*Trigger warning: sexual assault*
Finding Nemo is one of my favorite movies. Though the talking sharks terrified my childhood self and are the root cause of my recurring shark nightmares, the themes of friendship, finding oneself and devotion to friends and family were all great things I learned from it.
One of my favorite scenes is when Nemo and his fishy friends are floating on the edge of the reef overlooking the vast ocean beneath them and see – for the first time – what they call a “butt,” which is actually a fishing boat drifting on the ocean’s surface. They find it thrilling, fascinating, mysterious and tantalizing. One by one, Nemo’s friends dare each other to see who can swim closest to “the butt." Nemo at first refuses to swim toward it, remembering his father’s warnings, but eventually, under pressure, he swims in a cavalier manner across the open water and smacks “the butt” with his fin.
Many of you will enjoy going to Shooters your first couple of weeks at Duke, and for many first-years, Shooters will be one of your first going-out experiences. For better or for worse, going to Shooters has become one of the integral Duke experiences.
But let me reiterate an important lesson for all you first-year Nemos: don’t touch the butt. Don’t do it. While you might not be caught by a couple of fisherman, as was Nemo, your actions do have tangible and severe results.1
My first night at Shooters was my second night at Duke, and I had no idea of what to expect. I waited in the endless line at the decrepit-looking saloon all for the chance to see what everyone had been telling me I “had to see.” Ten dollars later, I stepped inside to the boozy welcome of dim lights, loud music and pulsing bodies everywhere. Overwhelmed, my roommate and I squeezed past revelers drenched in sweat, looking for a break in the crowd so we could stop and take it all in.
I had been there about five minutes before the first one grabbed me. I was just getting into the swing of the music with my friends when I felt a pair of hands wrap around my waist and a slimy body shove up against me. Quickly whipping around, I sent an absolute death stare to the boy who had so nonchalantly affixed himself to me as if I were nothing more than a body to be had rather than a person capable of thought. He quickly skunked off. A few minutes later a different set of hands were back. I quietly spun around and placed myself on the opposite side of my friends, ridding myself of another pair of groping fingers. Then more hands. Eventually exhausted and seemingly defeated, I didn’t pull away from the next pair of hands. One dance couldn’t hurt, right? A few minutes later that boy grabbed my face and forced his mouth on to mine.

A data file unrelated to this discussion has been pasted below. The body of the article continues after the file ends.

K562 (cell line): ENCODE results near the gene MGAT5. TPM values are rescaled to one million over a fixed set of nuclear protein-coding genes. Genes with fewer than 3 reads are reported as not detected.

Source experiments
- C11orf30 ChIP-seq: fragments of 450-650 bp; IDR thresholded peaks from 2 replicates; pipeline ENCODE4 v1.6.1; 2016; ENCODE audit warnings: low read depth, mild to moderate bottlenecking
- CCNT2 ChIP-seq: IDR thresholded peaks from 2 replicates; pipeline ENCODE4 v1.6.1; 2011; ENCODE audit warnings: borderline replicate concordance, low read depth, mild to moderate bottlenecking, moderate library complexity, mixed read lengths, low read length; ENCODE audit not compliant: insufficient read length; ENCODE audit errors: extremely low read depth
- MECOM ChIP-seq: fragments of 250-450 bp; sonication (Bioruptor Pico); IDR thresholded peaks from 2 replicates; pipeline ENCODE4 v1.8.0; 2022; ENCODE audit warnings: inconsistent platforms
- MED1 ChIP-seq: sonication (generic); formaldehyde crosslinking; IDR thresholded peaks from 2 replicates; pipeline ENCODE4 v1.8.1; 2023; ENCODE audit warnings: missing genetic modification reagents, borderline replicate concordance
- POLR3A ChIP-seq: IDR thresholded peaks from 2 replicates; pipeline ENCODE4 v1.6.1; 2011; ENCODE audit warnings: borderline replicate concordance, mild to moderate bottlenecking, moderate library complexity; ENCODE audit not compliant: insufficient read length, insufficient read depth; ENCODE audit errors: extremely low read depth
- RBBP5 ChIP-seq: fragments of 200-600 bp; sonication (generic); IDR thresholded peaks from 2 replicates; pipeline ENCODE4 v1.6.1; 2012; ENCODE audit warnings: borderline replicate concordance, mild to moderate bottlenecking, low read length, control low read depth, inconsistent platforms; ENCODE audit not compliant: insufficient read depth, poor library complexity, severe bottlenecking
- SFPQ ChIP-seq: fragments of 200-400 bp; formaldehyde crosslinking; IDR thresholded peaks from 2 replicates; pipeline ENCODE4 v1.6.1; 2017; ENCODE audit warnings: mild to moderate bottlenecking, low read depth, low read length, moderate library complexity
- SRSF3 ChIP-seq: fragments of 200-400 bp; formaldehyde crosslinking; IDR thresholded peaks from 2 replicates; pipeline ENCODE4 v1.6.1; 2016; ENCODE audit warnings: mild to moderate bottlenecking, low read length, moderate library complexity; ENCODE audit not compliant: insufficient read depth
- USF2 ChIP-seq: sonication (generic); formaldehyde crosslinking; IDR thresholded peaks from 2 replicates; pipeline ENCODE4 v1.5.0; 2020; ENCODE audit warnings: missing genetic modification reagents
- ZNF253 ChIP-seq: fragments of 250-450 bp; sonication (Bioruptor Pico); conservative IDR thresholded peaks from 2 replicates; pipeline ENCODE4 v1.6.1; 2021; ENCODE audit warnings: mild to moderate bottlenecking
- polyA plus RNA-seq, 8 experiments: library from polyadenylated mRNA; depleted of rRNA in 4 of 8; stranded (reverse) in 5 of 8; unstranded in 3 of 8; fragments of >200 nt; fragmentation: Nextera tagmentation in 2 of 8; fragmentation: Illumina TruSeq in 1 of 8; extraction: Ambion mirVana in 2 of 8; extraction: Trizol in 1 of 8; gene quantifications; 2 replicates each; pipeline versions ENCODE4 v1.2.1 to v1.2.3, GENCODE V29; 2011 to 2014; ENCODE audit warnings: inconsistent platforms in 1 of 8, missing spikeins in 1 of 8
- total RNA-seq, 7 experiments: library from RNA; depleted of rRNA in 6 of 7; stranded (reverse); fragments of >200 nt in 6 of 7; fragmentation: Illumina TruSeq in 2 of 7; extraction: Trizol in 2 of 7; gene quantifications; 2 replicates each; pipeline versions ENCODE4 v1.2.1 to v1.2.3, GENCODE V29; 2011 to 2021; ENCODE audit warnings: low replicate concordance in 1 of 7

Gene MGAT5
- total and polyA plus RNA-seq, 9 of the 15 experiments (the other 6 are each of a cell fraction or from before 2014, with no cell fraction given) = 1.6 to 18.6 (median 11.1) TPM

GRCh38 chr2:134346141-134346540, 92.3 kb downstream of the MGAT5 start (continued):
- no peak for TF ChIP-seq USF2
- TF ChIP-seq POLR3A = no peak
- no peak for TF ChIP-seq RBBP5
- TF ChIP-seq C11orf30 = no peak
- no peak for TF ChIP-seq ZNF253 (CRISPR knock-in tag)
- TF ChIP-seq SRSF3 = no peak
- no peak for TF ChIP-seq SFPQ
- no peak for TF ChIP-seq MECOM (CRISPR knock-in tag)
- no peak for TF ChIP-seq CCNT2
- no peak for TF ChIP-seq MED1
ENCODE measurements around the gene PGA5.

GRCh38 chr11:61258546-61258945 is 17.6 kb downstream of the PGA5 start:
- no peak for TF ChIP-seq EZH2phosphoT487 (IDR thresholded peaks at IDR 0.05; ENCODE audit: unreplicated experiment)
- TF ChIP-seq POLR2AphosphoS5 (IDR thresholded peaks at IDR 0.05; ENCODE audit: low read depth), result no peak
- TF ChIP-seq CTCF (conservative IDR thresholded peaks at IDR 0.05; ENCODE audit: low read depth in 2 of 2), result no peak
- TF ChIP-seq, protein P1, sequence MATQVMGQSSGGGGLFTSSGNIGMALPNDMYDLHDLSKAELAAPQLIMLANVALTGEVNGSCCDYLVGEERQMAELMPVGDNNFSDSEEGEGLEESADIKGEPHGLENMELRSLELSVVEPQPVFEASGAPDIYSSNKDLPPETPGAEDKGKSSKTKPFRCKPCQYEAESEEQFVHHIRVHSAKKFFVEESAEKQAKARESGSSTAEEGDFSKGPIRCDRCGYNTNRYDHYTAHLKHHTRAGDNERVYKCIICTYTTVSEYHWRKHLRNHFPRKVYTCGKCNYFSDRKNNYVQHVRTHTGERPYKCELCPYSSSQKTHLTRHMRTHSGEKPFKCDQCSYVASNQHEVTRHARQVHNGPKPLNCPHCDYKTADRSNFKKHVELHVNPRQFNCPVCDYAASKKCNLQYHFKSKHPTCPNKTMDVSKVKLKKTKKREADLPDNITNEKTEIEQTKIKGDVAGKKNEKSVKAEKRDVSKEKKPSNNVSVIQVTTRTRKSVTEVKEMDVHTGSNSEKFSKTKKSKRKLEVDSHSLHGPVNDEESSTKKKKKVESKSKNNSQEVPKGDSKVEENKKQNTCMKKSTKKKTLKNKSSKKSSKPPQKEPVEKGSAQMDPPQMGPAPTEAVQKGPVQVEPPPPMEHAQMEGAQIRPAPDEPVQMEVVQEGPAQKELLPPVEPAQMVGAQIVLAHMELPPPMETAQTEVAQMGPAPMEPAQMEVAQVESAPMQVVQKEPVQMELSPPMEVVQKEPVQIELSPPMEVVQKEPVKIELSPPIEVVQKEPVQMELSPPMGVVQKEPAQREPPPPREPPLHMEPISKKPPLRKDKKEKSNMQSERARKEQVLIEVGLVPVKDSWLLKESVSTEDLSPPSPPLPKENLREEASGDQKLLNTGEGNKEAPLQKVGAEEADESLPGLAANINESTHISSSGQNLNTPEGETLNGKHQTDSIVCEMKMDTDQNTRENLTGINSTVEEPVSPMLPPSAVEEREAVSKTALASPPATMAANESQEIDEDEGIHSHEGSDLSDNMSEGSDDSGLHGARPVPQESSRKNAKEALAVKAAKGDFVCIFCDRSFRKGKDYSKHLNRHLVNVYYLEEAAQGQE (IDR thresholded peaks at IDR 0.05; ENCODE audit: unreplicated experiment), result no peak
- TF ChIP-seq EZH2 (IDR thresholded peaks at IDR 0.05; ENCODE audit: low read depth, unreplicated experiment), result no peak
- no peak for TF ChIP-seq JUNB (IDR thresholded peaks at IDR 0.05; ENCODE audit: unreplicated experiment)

I felt the familiar numbness I had felt so many times before creep itself back upward. Their faces reappeared. Their words rang again in my ears. Everything I had spent so long trying to repress came spewing back out in one violent torrent. I felt everything and nothing.
Those groping hands brought back memories of sexual assault and abusive relationships. A couple of days later I crawled like a wounded animal into the Women’s Center. I spent the next year fighting PTSD, depression and anxiety. While first-years were out meeting new people and establishing social circles, the drugs I had to take to calm me down knocked me out at 11 p.m. every night.
I was eventually able to claw myself out of that dark hole I was buried in for so long with the help of my friends. But those groping hands, desperate and peer pressured to touch “the butt,” are still there. I would posit most if not every woman who has been to Shooters could attest to the existence of those hands.
College is unexplored water. All of you first-years are just starting to leave the safety of the reef and begin exploring along with the rest of us. But in your exploration, remember that treating others with dignity and respect is paramount. While “the butt” in Finding Nemo was in fact an inanimate object, butts in real life are indeed attached to real people. With real emotions. In grabbing someone’s butt without asking you may, unknowingly, bring back unbearably painful memories. In grabbing our butts, you are telling us that we are not worthy of respect. One of my favorite speakers put it succinctly: “They treated me like I was nothing. I began to believe I was nothing. They stole my voice and in the after I did not dare to believe that anything I might say could matter.”
Our voices matter. Our thoughts, emotions and opinions matter. Touching the butt, without asking the person that butt is attached to, is not something you can allow yourself to be goaded into in some twisted attempt to prove your manhood. Our bodies do not exist for the purpose of your pleasure. We have the right to go to Shooters, to dance at Shooters, to exist at Shooters, without the fear of grimy fingers reaching for our behinds. Don’t be the guy with the grimy, grabby fingers.
Don’t touch the butt.
Dana Raphael is a Trinity junior and biweekly columnist.
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